By Jean Huelsing RN (Founder of Camp Jump Start®)
The dog days of summer are here. With the unrelenting heat and humidity comes the risk of a potentially deadly malady—dehydration, heat exhaustion and heat stroke.
Scott was on the golf course when he collapsed at the 9th hole. Whenever he felt thirsty, he drank his beer to quench his thirst. What Scott did not understand is that your body depends on water to survive. All the cells in your body need water to function.
What started as a headache soon escalated to dizziness, then stomach cramps, then Scott collapsed. Drinking fluids that contain caffeine or alcohol will only dry you out further because of the diuretic effect. What he needed was simply water. Even sports drinks can be dangerous. One bottle of a sport drink can contain 800mg of sodium which is more than half of your total daily requirement. If you eat a salty snack at the same time, high blood pressure can become a problem. So sport drinks should only be used when you participate in longer duration exercise or are exposed to heat for long periods of time.
Half of your body weight is water, so it must be replenished continuously. Dehydration occurs when you use or lose more fluid than you take in, and your body no longer has enough fluid to carry out its normal functions. If you do not replace lost fluids, you will get dehydrated. Dehydration can occur in any age group although it is more severe in the very young and the very old. It can be life threatening.
During these hot muggy months it is especially important to drink a lot of fluids. Your body may overheat in the hot weather or while you are engaged in vigorous activity. Water should be the drink of choice as you attempt to replace these lost fluids.
Contrary to what you may have heard, there is no set rule for how much water your body needs. Different people have different needs. The best way to know that you are hydrated is to look at your urine. If it is clear or light yellow then you are hydrated appropriately. If it is straw-colored or dark yellow then you need to drink more.
If you are becoming dehydrated you will notice:
– Little to no urine
– Urine that is darker than usual
– Dry mouth or cough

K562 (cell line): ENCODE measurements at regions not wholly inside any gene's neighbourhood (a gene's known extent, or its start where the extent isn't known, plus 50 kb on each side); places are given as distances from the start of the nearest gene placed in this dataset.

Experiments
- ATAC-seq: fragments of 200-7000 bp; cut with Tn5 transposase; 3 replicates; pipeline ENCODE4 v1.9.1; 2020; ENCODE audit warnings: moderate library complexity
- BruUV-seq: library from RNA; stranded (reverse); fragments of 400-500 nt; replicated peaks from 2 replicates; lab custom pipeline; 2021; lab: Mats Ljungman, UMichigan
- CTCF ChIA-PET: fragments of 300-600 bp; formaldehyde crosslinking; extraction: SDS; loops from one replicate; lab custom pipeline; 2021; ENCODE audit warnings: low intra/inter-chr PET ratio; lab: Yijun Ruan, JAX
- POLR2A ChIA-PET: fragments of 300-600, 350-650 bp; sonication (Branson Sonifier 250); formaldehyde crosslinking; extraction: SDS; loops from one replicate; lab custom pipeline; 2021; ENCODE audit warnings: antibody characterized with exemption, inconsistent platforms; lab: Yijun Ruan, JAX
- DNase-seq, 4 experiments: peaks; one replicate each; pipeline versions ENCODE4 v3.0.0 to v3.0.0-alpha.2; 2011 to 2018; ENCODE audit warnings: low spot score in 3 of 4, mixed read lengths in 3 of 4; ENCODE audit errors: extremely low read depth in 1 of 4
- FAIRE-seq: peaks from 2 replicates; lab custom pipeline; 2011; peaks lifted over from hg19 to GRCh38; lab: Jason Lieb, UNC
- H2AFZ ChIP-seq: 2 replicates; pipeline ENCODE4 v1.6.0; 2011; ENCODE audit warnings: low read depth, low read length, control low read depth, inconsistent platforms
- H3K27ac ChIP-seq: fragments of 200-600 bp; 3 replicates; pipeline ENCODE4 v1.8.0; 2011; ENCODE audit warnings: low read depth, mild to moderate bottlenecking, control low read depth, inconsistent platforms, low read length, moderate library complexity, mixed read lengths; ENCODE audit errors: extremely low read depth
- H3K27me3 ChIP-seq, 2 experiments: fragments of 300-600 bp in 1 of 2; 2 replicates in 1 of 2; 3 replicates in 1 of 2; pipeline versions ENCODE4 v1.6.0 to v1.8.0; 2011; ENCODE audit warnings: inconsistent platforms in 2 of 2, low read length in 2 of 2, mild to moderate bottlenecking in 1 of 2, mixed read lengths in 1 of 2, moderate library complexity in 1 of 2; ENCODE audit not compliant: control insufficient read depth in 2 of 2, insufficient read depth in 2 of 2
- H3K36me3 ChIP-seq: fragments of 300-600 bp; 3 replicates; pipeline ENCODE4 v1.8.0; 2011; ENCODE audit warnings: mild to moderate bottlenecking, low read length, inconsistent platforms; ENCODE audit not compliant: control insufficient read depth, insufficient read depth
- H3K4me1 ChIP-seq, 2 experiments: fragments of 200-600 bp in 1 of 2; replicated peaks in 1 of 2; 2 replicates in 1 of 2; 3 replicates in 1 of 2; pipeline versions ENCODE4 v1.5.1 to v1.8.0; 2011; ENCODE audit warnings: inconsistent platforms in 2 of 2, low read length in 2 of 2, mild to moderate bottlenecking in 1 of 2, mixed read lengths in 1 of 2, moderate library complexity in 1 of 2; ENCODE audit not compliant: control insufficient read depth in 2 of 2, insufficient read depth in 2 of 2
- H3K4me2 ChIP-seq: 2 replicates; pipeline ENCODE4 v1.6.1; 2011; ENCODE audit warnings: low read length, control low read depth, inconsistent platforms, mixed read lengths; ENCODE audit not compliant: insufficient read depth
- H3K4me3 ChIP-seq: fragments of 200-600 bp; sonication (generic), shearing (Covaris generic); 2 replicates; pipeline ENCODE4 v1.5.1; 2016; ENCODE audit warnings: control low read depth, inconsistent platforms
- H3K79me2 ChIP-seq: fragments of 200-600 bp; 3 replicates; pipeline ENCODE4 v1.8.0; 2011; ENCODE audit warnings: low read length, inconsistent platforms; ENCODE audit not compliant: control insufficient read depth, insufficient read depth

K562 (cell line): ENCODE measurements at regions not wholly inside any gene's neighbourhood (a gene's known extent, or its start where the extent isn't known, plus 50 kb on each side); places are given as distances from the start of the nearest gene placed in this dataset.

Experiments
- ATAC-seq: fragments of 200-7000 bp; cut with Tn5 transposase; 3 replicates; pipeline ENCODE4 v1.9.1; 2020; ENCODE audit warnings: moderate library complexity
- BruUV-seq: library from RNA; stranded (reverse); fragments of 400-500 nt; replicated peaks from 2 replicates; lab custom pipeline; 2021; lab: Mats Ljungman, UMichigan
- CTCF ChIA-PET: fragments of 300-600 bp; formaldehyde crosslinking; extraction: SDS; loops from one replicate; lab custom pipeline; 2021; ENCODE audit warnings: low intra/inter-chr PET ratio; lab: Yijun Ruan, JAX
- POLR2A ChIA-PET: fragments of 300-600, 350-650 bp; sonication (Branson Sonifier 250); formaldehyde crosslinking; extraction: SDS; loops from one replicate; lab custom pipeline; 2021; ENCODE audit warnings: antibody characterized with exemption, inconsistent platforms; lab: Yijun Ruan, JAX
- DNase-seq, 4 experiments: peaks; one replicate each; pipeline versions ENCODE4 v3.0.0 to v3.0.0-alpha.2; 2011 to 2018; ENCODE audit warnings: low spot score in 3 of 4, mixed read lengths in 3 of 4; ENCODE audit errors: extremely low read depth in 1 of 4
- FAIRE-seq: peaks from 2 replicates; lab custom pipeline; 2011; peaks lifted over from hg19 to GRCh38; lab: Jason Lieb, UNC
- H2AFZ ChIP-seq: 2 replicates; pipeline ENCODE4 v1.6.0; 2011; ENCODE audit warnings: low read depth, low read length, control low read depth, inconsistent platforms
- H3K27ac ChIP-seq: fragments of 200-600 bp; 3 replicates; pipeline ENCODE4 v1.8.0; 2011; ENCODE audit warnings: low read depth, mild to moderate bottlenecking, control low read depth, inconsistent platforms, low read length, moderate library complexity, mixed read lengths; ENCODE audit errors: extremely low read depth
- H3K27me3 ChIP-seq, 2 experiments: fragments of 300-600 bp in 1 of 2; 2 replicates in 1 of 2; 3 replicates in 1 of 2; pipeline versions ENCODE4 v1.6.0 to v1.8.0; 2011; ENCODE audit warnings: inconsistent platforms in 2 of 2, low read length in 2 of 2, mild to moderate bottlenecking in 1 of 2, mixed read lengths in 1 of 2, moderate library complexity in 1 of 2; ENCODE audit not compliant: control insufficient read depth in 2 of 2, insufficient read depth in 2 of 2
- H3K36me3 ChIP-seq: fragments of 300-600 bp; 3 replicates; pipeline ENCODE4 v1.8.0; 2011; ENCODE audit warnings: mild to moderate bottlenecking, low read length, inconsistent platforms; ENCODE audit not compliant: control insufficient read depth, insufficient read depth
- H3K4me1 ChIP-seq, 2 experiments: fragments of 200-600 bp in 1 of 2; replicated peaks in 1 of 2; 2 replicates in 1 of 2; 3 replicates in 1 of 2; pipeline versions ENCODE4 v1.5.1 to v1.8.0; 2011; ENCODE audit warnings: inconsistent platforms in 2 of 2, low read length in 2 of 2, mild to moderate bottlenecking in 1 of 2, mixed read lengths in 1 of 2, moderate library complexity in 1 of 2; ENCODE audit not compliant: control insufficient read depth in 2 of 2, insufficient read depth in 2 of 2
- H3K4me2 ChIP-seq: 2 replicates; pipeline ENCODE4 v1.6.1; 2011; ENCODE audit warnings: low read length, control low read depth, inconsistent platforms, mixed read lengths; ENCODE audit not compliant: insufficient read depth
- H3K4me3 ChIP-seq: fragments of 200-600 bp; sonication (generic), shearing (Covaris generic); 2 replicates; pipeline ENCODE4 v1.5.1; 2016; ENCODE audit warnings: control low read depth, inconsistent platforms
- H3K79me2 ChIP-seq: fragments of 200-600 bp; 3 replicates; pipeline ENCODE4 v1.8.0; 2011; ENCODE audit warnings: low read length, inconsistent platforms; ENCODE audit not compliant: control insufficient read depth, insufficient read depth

– No tears when crying
– Loss of appetite
– Extreme thirst
– Lightheadedness or dizziness
– Flushed skin
– Heat intolerance
– Muscle cramps
– Sleepiness or fatigue
Being outdoors on a high humidity day can complicate the situation. The main way the body gets rid of body heat is through sweat. As sweat evaporates, it cools the body down. Lots of sweating will decrease the body’s water level causing dehydration and may lead to heat exhaustion. Heat exhaustion is a heat-related illness that can occur after you’ve been exposed to high temperatures and if not caught in time may progress to heat stroke which is a life threatening condition. One of the signs of heat stroke is that a body will stop sweating. In a hot and humid climate looks can be deceiving. If the air is humid then it is saturated with water and evaporation will not occur. The body will look as though it is sweating when it is not. Therefore you must watch for the warning signs of dehydration and treat the conditions that you observe.
- Drinking before you are thirsty is the best way to avoid dehydration. To avoid getting dehydrated:
- Drink water before, during and after your workouts and meals.
- Hydrate the day BEFORE if you plan prolonged outdoor or vigorous activity.
- Thirst is typically a driving force when you are becoming dehydrated so buy a special water bottle and carry it with you every place you go.
- If you do not like plain water, use herbs or slices of lemons, limes, strawberries, cucumber as flavoring.
- Scott could have avoided his ambulance ride to the hospital had he understood dehydration.
So before you head outdoors in these dog days of summer, plan ahead. Drink water the day BEFORE you engage in prolonged outdoor activity. Determine your hydration by looking at the color of your urine. It should be clear or light yellow in appearance. Then, the morning of your activity, one to two hours prior to venturing out in the summer heat and humidity, drink 16 – 20 ounces of water to prepare for fluid loss.
Keeping hydrated throughout all your summer adventures will make your time outdoors much more enjoyable.
Camp Jump Start
3602 Lions Den Road
Imperial, MO 63052